Liu et al., DRAVP: A Comprehensive Database of Antiviral Peptides and Proteins, Viruses, doi:10.3390/v15040820
Viruses with rapid replication and easy mutation can become resistant to antiviral drug treatment. With novel viral infections emerging, such as the recent COVID-19 pandemic, novel antiviral therapies are urgently needed. Antiviral proteins, such as interferon, have been used for treating chronic hepatitis C infections for decades. Natural-origin antimicrobial peptides, such as defensins, have also been identified as possessing antiviral activities, including direct antiviral effects and the ability to induce indirect immune responses to viruses. To promote the development of antiviral drugs, we constructed a data repository of antiviral peptides and proteins (DRAVP). The database provides general information, antiviral activity, structure information, physicochemical information, and literature information for peptides and proteins. Because most of the proteins and peptides lack experimentally determined structures, AlphaFold was used to predict each antiviral peptide’s structure. A free website for users (http://dravp.cpu-bioinfor.org/, accessed on 30 August 2022) was constructed to facilitate data retrieval and sequence analysis. Additionally, all the data can be accessed from the web interface. The DRAVP database aims to be a useful resource for developing antiviral drugs.
Issac et al., Improved And Optimized Drug Repurposing For The SARS-CoV-2 Pandemic, bioRxiv, doi:10.1101/2022.03.24.485618
The active global SARS-CoV-2 pandemic caused more than 426 million cases and 5.8 million deaths worldwide. The development of completely new drugs for such a novel disease is a challenging, time intensive process. Despite researchers around the world working on this task, no effective treatments have been developed yet. This emphasizes the importance of drug repurposing, where treatments are found among existing drugs that are meant for different diseases. A common approach to this is based on \emph{knowledge graphs}, that condense relationships between entities like drugs, diseases and genes. Graph neural networks (GNNs) can then be used for the task at hand by predicting links in such knowledge graphs. Expanding on state-of-the-art GNN research, Doshi {\sl et al.} recently developed the \drcov \ model. We further extend their work using additional output interpretation strategies. The best aggregation strategy derives a top-100 ranking of 8,070 candidate drugs, 32 of which are currently being tested in COVID-19-related clinical trials. Moreover, we present an alternative application for the model, the generation of additional candidates based on a given pre-selection of drug candidates using collaborative filtering. In addition, we improved the implementation of the \drcov \ model by significantly shortening the inference and pre-processing time by exploiting data-parallelism. As drug repurposing is a task that requires high computation and memory resources, we further accelerate the post-processing phase using a new emerging hardware --- we propose a new approach to leverage the use of high-capacity Non-Volatile Memory for aggregate drug ranking.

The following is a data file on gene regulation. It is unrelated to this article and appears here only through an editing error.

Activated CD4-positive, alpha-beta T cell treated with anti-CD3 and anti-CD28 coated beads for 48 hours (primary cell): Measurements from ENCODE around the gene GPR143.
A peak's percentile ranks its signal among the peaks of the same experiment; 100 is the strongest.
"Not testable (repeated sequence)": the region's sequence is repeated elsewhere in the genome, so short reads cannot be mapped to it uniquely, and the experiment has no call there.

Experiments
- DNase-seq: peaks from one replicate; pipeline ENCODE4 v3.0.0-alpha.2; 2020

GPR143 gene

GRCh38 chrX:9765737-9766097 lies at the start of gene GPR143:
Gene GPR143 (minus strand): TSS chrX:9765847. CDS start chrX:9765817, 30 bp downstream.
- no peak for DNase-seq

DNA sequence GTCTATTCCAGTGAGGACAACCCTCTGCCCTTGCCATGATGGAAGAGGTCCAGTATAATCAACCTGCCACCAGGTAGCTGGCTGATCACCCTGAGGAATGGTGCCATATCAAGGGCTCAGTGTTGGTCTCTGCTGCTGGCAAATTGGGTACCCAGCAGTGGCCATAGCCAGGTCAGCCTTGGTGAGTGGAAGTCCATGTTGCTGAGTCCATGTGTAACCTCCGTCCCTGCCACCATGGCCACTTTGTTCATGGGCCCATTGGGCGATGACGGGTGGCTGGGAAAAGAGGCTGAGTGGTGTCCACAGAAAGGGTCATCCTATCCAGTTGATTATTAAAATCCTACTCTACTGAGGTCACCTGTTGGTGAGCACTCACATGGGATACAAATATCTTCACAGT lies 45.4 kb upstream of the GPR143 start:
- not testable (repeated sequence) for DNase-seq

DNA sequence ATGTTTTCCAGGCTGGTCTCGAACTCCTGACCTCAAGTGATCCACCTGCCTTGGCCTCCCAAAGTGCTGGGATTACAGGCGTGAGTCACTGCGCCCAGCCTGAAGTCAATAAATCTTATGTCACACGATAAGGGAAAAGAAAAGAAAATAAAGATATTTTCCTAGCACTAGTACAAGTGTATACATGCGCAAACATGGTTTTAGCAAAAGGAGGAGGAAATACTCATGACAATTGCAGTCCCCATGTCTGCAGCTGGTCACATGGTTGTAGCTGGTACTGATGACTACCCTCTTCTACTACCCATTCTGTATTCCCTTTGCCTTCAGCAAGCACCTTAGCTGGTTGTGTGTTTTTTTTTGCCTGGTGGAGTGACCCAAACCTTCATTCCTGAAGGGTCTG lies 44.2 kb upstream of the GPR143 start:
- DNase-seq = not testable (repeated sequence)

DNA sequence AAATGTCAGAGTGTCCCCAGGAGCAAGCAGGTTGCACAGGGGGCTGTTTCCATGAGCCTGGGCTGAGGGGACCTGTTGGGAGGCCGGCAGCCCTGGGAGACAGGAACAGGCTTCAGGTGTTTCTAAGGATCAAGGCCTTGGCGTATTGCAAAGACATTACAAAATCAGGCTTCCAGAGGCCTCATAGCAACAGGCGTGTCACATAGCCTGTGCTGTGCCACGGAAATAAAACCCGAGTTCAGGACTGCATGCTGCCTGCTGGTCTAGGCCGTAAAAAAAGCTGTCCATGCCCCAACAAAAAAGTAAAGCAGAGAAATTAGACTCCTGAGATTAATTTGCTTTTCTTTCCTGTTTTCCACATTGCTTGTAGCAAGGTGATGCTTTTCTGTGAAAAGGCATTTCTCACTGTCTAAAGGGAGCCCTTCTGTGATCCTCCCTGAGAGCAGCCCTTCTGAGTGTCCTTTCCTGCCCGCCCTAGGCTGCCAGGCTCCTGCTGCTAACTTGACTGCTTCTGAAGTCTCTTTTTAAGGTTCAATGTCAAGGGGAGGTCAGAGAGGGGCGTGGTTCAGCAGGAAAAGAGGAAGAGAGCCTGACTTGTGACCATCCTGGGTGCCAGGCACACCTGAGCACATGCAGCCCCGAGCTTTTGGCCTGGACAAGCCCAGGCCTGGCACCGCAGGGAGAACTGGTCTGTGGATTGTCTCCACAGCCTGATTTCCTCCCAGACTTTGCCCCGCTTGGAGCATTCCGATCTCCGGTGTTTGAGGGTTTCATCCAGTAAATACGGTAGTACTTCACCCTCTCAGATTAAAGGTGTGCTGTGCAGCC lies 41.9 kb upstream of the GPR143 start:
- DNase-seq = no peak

Please send us corrections, updates, or comments. c19early involves the extraction of 100,000+ datapoints from thousands of papers. Community updates help ensure high accuracy. Treatments and other interventions are complementary. All practical, effective, and safe means should be used based on risk/benefit analysis. No treatment or intervention is 100% available and effective for all current and future variants. We do not provide medical advice. Before taking any medication, consult a qualified physician who can provide personalized advice and details of risks and benefits based on your medical history and situation. FLCCC and WCH provide treatment protocols.